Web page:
I think the real reason is actually rather simple. We do not love Jesus or our neighbor nearly as much as we think we do. If we loved Jesus more, then we would be wanting to tell others about him with every fiber of our being. When you are first in love with someone, all the people around you know without a doubt that you are in love. You can’t help yourself talking about your beloved. You speak of their wonderful qualities and sing their praises to anyone with ears to hear. If we really loved Jesus that would be the same.

If we really loved our neighbors then we would be willing to go out of our way to serve them. That was one of the things I saw so clearly in India. Christians in hostile countries are actually being Christ-like servants to the lost people in their midst. That servant attitude is bringing lost people into a relationship with Jesus. When you love you neighbor as you want to be loved, they want to know why you are the way you are. That is what 1st Peter 3:15 is all about. When they ask, you have an open door to tell them about the love of Jesus. You are not forcing religion down their throat. You are responding to the way the Holy Spirit has opened their hearts to the message of Jesus.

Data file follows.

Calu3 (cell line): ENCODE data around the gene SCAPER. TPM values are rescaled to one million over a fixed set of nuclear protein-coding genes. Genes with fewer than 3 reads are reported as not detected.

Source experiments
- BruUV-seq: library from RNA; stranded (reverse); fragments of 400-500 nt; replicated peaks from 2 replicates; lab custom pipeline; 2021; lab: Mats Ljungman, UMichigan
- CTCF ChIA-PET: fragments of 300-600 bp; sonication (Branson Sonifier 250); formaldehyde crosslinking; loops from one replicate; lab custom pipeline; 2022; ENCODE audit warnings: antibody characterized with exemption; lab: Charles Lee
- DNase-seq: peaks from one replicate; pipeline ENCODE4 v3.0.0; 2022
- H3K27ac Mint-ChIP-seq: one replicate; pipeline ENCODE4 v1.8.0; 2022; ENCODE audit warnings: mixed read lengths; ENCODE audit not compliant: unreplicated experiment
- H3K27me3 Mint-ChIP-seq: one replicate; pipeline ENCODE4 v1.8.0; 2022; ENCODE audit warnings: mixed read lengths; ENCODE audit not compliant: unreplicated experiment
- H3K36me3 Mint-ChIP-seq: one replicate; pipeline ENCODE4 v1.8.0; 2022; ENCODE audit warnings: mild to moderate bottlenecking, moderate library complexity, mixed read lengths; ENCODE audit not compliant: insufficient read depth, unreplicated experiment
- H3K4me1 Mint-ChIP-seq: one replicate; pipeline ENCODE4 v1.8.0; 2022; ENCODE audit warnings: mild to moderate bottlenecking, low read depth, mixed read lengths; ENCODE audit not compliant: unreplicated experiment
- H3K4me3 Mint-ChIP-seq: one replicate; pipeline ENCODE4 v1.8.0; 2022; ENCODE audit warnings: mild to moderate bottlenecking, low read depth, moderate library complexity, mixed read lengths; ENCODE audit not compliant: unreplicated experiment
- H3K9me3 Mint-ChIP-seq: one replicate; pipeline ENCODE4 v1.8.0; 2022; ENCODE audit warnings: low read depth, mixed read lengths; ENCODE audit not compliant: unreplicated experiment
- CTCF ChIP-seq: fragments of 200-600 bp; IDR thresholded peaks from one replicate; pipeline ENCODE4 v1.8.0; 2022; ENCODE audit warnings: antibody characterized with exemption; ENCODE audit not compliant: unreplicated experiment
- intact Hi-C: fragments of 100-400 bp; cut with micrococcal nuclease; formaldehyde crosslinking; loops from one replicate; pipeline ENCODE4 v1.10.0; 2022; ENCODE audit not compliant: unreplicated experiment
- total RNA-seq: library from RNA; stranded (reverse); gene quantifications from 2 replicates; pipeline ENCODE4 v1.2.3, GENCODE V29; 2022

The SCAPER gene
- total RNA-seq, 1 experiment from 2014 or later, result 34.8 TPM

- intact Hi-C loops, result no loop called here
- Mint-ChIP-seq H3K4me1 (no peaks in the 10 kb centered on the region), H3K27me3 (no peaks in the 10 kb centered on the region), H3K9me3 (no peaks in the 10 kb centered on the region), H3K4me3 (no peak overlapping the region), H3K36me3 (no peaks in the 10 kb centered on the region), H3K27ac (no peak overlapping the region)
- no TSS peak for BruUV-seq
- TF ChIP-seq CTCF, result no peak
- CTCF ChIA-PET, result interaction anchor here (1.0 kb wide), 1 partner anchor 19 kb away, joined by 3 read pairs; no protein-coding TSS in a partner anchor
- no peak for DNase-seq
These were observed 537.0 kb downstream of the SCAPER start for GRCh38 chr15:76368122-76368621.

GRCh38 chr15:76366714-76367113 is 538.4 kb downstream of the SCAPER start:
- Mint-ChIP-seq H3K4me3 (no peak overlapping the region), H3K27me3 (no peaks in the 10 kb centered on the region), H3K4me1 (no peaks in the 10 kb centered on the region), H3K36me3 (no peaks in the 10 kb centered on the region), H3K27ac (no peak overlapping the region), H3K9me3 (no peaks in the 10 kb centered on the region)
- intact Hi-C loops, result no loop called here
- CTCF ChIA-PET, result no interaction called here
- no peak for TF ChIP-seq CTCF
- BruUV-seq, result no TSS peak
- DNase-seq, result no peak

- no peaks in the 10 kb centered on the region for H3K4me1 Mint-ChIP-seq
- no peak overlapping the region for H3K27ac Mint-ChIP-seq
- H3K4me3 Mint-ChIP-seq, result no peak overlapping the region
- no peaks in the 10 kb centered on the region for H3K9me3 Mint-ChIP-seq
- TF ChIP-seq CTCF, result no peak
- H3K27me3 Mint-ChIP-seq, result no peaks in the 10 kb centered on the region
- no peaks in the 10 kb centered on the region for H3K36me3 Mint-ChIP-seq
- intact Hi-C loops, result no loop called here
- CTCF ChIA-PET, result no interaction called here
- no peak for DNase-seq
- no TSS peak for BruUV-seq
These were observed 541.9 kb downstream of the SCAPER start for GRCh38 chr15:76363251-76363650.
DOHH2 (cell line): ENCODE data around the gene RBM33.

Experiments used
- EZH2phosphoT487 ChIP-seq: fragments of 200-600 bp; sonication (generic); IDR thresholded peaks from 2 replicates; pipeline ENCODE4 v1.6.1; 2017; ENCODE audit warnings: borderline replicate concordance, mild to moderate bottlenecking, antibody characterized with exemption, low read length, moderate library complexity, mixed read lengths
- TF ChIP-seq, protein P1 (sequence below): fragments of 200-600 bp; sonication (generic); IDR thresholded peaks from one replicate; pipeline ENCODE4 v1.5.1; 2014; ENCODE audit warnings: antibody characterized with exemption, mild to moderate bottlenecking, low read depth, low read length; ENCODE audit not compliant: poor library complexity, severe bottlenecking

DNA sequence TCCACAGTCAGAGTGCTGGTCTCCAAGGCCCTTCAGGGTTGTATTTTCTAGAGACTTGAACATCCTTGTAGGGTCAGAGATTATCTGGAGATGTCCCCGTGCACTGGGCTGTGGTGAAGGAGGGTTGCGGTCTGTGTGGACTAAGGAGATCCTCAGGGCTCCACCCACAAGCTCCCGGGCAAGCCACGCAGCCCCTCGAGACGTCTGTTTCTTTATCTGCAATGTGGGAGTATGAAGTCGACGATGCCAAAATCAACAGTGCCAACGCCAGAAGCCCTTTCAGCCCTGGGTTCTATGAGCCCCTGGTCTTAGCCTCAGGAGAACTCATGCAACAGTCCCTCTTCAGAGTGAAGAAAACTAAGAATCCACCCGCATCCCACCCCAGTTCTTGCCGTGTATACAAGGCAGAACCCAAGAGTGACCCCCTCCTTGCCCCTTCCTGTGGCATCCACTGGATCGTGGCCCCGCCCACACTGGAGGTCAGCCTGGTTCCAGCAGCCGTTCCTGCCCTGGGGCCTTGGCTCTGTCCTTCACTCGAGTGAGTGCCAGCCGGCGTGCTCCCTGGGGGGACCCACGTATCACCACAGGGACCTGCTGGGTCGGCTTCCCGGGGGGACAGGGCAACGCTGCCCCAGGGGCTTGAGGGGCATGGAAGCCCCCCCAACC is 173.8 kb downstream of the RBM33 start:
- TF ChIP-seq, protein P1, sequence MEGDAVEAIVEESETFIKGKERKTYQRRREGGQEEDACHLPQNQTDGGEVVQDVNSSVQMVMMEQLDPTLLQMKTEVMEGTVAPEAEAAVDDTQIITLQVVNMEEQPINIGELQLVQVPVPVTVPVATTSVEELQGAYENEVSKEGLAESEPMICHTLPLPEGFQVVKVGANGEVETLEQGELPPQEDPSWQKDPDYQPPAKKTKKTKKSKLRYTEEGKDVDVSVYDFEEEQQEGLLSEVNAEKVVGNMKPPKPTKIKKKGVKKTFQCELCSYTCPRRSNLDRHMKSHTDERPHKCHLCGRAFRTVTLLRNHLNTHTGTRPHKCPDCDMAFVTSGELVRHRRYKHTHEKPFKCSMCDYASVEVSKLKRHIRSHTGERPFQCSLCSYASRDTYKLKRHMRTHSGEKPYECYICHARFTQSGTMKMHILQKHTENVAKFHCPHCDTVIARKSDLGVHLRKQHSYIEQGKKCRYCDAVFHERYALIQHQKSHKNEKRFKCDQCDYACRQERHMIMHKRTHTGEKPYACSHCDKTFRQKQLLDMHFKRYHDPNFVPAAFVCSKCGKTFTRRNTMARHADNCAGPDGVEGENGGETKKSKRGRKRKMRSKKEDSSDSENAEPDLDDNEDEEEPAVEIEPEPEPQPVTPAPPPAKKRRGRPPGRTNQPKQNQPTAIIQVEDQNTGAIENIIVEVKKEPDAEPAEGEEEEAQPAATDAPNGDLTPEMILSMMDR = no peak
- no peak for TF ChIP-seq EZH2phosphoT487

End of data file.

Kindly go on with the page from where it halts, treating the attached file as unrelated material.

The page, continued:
Maybe part of our problem is that we don’t really believe that people are lost and destined to an eternity in Hell. In India, China, Bangladesh, Indonesia and a host of other countries from which I spoke to followers of Jesus, they have no doubt that people are lost. Their hearts break for those people and so they pull out all the stops in order to love them into the Kingdom. They also desperately love Jesus and as a result want more and more people to know and love and worship him.